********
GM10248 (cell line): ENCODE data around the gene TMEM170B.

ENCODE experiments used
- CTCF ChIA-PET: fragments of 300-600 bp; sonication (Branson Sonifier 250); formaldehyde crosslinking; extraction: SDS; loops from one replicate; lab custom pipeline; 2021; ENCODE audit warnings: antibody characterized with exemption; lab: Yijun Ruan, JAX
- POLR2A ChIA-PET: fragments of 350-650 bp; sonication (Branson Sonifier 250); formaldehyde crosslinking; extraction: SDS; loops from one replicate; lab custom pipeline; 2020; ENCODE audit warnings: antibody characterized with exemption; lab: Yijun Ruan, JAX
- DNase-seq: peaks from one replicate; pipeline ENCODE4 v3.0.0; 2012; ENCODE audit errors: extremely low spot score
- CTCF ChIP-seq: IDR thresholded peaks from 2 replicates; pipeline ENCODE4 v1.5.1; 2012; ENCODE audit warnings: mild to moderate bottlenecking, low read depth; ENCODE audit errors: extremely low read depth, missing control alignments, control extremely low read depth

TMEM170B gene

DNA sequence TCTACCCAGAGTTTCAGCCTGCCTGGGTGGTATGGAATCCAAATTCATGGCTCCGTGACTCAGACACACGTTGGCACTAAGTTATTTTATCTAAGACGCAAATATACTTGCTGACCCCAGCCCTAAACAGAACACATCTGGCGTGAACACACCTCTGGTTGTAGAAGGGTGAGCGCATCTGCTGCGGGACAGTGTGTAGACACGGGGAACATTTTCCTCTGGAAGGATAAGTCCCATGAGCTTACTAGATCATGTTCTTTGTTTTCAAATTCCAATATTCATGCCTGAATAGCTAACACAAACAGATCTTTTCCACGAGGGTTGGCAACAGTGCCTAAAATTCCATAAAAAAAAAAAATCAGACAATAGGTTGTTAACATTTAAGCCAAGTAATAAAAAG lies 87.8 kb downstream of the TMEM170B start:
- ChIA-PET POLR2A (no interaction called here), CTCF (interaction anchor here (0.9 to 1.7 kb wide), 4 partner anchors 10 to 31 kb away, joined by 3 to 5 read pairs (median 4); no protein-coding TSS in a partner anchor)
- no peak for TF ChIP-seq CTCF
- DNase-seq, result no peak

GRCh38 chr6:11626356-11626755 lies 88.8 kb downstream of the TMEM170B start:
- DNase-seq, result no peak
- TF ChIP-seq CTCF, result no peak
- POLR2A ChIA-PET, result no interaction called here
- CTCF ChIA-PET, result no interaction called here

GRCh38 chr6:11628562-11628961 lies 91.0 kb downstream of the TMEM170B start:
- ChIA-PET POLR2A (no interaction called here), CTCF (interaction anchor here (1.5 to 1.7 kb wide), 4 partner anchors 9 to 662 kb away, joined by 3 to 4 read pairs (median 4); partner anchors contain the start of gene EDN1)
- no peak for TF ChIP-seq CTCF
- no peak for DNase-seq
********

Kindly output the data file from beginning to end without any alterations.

GM10248 (cell line): ENCODE data around the gene TMEM170B.

ENCODE experiments used
- CTCF ChIA-PET: fragments of 300-600 bp; sonication (Branson Sonifier 250); formaldehyde crosslinking; extraction: SDS; loops from one replicate; lab custom pipeline; 2021; ENCODE audit warnings: antibody characterized with exemption; lab: Yijun Ruan, JAX
- POLR2A ChIA-PET: fragments of 350-650 bp; sonication (Branson Sonifier 250); formaldehyde crosslinking; extraction: SDS; loops from one replicate; lab custom pipeline; 2020; ENCODE audit warnings: antibody characterized with exemption; lab: Yijun Ruan, JAX
- DNase-seq: peaks from one replicate; pipeline ENCODE4 v3.0.0; 2012; ENCODE audit errors: extremely low spot score
- CTCF ChIP-seq: IDR thresholded peaks from 2 replicates; pipeline ENCODE4 v1.5.1; 2012; ENCODE audit warnings: mild to moderate bottlenecking, low read depth; ENCODE audit errors: extremely low read depth, missing control alignments, control extremely low read depth

TMEM170B gene

DNA sequence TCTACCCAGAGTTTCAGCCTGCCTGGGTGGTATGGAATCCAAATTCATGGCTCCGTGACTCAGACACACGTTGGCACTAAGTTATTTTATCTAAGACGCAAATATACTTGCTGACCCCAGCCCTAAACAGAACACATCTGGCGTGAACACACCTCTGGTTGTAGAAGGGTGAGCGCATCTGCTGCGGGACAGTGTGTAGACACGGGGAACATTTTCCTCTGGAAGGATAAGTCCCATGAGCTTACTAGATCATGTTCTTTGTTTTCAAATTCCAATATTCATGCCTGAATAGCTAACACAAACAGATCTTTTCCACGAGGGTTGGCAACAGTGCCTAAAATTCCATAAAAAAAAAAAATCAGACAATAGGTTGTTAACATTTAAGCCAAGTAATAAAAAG lies 87.8 kb downstream of the TMEM170B start:
- ChIA-PET POLR2A (no interaction called here), CTCF (interaction anchor here (0.9 to 1.7 kb wide), 4 partner anchors 10 to 31 kb away, joined by 3 to 5 read pairs (median 4); no protein-coding TSS in a partner anchor)
- no peak for TF ChIP-seq CTCF
- DNase-seq, result no peak

GRCh38 chr6:11626356-11626755 lies 88.8 kb downstream of the TMEM170B start:
- DNase-seq, result no peak
- TF ChIP-seq CTCF, result no peak
- POLR2A ChIA-PET, result no interaction called here
- CTCF ChIA-PET, result no interaction called here

GRCh38 chr6:11628562-11628961 lies 91.0 kb downstream of the TMEM170B start:
- ChIA-PET POLR2A (no interaction called here), CTCF (interaction anchor here (1.5 to 1.7 kb wide), 4 partner anchors 9 to 662 kb away, joined by 3 to 4 read pairs (median 4); partner anchors contain the start of gene EDN1)
- no peak for TF ChIP-seq CTCF
- no peak for DNase-seq